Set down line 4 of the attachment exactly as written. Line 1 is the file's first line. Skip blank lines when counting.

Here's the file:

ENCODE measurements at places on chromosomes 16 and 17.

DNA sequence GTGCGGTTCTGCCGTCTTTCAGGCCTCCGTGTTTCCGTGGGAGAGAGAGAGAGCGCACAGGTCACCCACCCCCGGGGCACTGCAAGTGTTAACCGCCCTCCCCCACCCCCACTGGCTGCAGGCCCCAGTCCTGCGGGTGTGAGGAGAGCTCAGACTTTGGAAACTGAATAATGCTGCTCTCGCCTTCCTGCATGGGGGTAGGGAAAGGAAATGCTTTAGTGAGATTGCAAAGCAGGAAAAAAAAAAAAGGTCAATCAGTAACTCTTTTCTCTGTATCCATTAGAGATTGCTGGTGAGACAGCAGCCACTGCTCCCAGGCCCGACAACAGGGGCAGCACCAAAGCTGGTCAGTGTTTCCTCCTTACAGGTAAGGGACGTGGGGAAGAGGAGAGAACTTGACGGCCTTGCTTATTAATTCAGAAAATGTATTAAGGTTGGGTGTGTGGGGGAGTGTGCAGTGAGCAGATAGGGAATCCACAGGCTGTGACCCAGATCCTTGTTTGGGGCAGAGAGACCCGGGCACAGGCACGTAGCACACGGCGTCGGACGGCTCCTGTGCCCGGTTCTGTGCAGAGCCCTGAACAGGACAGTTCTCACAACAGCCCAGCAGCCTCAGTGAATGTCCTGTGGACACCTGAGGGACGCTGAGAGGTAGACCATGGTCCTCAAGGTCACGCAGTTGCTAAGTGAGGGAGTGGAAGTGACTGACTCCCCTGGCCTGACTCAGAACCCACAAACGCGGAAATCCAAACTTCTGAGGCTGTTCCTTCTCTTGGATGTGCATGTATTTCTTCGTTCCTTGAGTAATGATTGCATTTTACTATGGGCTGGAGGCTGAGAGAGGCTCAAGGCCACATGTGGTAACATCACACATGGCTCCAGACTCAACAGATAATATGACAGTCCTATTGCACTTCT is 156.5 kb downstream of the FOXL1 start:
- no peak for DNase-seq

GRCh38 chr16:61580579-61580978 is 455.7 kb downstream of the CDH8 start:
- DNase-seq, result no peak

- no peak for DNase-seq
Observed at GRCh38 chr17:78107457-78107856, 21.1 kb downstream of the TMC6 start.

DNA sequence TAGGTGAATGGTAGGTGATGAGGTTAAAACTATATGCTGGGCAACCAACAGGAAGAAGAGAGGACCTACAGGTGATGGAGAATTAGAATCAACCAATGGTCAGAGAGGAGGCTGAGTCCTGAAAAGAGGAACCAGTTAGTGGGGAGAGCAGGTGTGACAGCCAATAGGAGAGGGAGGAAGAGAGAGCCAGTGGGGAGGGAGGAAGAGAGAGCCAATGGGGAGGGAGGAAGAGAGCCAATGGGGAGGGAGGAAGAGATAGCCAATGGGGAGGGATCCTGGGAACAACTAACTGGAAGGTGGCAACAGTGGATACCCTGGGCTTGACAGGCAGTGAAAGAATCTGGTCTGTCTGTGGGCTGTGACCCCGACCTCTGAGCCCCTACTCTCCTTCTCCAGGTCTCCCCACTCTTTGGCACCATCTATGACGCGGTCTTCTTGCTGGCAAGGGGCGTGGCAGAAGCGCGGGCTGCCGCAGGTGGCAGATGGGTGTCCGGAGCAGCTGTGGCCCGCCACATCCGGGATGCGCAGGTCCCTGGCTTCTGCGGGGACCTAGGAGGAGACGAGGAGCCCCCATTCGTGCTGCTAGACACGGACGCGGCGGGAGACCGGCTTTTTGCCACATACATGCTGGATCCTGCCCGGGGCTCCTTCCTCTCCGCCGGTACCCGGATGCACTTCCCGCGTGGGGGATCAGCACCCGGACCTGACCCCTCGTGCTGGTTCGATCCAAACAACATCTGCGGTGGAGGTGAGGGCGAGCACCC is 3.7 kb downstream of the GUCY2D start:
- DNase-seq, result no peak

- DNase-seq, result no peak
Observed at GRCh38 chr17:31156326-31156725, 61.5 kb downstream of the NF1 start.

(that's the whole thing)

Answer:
GRCh38 chr16:61580579-61580978 is 455.7 kb downstream of the CDH8 start: